Wednesday night I was at the Canadian National Exhibition (a big fair held every year in Toronto. Blog post HERE) to check out a performer that has been on my bucket list for quiet some time..CHUBBY CHECKER! Yes the Twister himself..Chubby.
The concert was fantastic and filled with tons of energy and I came away with a big smile after it was done. Here is a collage of the evening.
The next day as I was driving to work, I got to thinking about how the Twist was quintessentially a “Dance Craze or also called Fad“, which are characterized by a short burst of popularity and sometimes gliding smoothly into tradition after their “newness” has faded (like the twist which is still done today and the Lindy Hop which was originally a “Dance Craze/Fad”), and sometimes simply fading away into oblivion (source).
Then I wanted to know what OTHER dances were also Dance Crazes and then share them with you. Here are highlights of some of the fun one’s I found (trust me when I say there are many more).
The Carioca-The word “Carioca” refers to inhabitants of Rio de Janeiro and was a 1933 popular song with music by Vincent Youmans and lyrics by Edward Eliscu and Gus Kahn, as well as the name of the dance choreographed to it for the 1933 film Flying Down to Rio.
In the movie the routine was done by Fred Astaire and Ginger Rogers with the main characteristic of the dance being that it was to be danced with the partners’ foreheads touching.
While the song has become a jazz standard, the dance did not have longevity. Following the success of Flying Down to Rio, an attempt was made to propagate it as a new ballroom dance, without much success (source).
Dance Marathons- People loved to dance, especially the Charleston, Fox trot, and the shimmy. Dance marathons were something everyone went to every weekend and developed into entertainment events during the Great Depression in the 1930s. These marathons would last anywhere from a few hours to a days and even weeks.
The Big Apple- is a group participation circle dance that uses swing dance for a host of steps. The Big Apple has some roots in the Ring Shout and Square Dance as well. Sometimes a solo or couple would perform in the center of the circle (like today’s modern jams) as the rest of the dancers would dance in a circle around them (source).
Originating at the “Big Apple Night Club” in the Palmetto state of Columbia, South Carolina around 1936.
This dance is cued by a caller, dancers performed moves from the Lindy Hop, Shag, and Charleston, and popular jazz steps like Trucking and Pecking. Some of the names of steps were called “Spank The Baby, Rusty Dusty, Charleston, Suzy-Q, Pose & A Peck, Boogie Back, Shorty George, and Truckin (source).
You can still see the Big Apple today in many Lindy Hop Scenes.
The Bunny Hop- is a novelty dance that was created at Balboa High School in San Francisco in 1952. It is a social mixer dance, sometimes also referred to as a “party” or “dance party” dance. See my blog post on the dance HERE.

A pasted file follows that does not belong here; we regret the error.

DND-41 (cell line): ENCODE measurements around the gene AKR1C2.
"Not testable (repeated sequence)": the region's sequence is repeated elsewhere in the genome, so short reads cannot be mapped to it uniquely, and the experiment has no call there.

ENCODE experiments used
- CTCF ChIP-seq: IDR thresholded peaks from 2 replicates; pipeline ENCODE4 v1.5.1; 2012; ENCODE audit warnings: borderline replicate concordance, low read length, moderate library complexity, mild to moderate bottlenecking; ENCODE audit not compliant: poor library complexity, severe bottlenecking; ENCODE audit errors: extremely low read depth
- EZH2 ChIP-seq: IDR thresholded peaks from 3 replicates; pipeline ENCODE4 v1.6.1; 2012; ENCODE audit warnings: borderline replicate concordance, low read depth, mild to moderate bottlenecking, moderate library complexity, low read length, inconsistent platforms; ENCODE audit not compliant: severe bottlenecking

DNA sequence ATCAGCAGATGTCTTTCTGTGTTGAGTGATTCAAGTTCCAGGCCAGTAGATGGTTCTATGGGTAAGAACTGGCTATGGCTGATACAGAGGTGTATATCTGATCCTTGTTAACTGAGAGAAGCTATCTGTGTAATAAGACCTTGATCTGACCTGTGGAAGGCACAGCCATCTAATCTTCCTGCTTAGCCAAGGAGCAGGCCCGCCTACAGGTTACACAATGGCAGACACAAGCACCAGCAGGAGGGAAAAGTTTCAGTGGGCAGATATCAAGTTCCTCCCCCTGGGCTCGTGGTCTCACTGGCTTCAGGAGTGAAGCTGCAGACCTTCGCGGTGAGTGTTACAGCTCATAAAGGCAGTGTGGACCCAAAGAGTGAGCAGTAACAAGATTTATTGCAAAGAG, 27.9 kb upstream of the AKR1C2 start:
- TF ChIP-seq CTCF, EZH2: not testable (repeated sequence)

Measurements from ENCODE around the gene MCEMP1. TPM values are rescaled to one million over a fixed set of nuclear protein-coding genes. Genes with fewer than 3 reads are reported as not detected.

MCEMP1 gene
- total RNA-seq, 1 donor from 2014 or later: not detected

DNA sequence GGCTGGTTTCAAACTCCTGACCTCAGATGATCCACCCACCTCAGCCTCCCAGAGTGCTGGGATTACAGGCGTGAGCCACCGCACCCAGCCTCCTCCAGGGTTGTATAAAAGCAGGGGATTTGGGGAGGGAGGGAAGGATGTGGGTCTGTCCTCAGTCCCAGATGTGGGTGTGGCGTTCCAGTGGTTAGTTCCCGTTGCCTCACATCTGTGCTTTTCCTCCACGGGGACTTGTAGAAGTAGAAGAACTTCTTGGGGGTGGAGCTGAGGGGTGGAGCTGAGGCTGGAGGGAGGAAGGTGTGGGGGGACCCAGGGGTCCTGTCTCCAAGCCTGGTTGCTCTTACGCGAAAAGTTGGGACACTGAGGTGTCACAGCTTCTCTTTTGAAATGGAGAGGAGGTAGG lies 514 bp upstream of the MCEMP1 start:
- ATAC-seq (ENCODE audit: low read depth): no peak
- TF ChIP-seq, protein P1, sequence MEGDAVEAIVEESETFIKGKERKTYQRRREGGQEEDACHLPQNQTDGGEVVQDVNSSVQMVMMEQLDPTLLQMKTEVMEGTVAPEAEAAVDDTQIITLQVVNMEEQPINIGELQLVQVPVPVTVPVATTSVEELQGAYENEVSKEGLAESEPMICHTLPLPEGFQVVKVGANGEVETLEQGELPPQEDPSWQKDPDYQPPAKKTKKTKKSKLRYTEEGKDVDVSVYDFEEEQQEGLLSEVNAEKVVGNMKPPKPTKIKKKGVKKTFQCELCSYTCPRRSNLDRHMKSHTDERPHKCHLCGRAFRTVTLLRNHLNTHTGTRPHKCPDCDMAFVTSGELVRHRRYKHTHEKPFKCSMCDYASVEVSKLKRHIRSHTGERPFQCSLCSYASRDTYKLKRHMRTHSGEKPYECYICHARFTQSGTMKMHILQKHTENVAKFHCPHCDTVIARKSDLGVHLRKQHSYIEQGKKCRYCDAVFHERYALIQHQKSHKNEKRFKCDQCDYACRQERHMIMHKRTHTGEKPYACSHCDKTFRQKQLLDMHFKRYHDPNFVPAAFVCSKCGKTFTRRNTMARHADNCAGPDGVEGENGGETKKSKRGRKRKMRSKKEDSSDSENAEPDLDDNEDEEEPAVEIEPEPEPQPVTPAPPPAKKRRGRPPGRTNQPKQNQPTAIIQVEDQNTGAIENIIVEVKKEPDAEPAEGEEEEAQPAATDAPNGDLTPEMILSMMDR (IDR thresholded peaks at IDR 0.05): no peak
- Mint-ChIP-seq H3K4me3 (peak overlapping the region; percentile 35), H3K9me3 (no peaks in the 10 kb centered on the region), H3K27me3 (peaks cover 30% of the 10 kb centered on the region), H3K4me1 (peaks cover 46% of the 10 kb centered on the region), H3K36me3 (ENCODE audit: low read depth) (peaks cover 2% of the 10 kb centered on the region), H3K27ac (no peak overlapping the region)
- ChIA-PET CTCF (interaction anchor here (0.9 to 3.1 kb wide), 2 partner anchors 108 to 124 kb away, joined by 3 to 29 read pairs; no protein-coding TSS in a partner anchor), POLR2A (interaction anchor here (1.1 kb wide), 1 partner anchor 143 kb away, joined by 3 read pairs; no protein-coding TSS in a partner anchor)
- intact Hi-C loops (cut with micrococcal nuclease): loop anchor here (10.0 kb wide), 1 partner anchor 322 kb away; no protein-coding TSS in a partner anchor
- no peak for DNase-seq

The Madison- I LOVE THIS DANCE! Years ago I took a class on how to dance the Madison and I have been obsessed with wanting to dance it again..soon.
The Madison is a novelty dance that was popular in the late 1950s to mid-1960s. The Madison was created and first danced in Columbus, Ohio, in 1957. The local popularity of the dance and record in Baltimore, Maryland, came to the attention of the producers of The Buddy Deane Show in 1960. Picked up by dance shows across the country, it became widely popular.
The Madison is a line dance that features a regular back-and-forth pattern interspersed with called steps. Its popularity inspired dance teams and competitions, as well as various recordings, and today it is still sometimes performed as a nostalgic dance. The Madison is featured in the John Waters movie Hairspray, seen below (source).
The Mashed Potato-is a dance move which was a popular dance craze of 1962. The dance move was made famous by James Brown and used in his concerts regularly. It was danced to songs such as Dee Dee Sharp’s “Mashed Potato Time”. The move vaguely resembles that of the Twist, by Chubby Checker (source).
Last but not least I will leave you with everyone’s favorite..The Hand Jive!
The hand jive was invented at The Cat’s Whisker, a coffee bar situated in Soho, London, during the mid-late 1950s. It was invented because there was no space to manoeuvre in the crowded basement other than to do ‘hand dancing’. It is a dance particularly associated with music of the 1950s, rhythm and blues. It involves a complicated pattern of hand moves and claps at various parts of the body, following and/or imitating the percussion instruments (source).
The hand jive was popularized in the States by Johnny Otis’s “Willie and the Hand Jive”.
Most people remember it from the Movie Grease.
And that is all for now, but like I said above there are many many more, so you quite possibly might see a Part 2 to this post.
Question time! Do you have a favorite Dance Craze or Fad (vintage or modern)?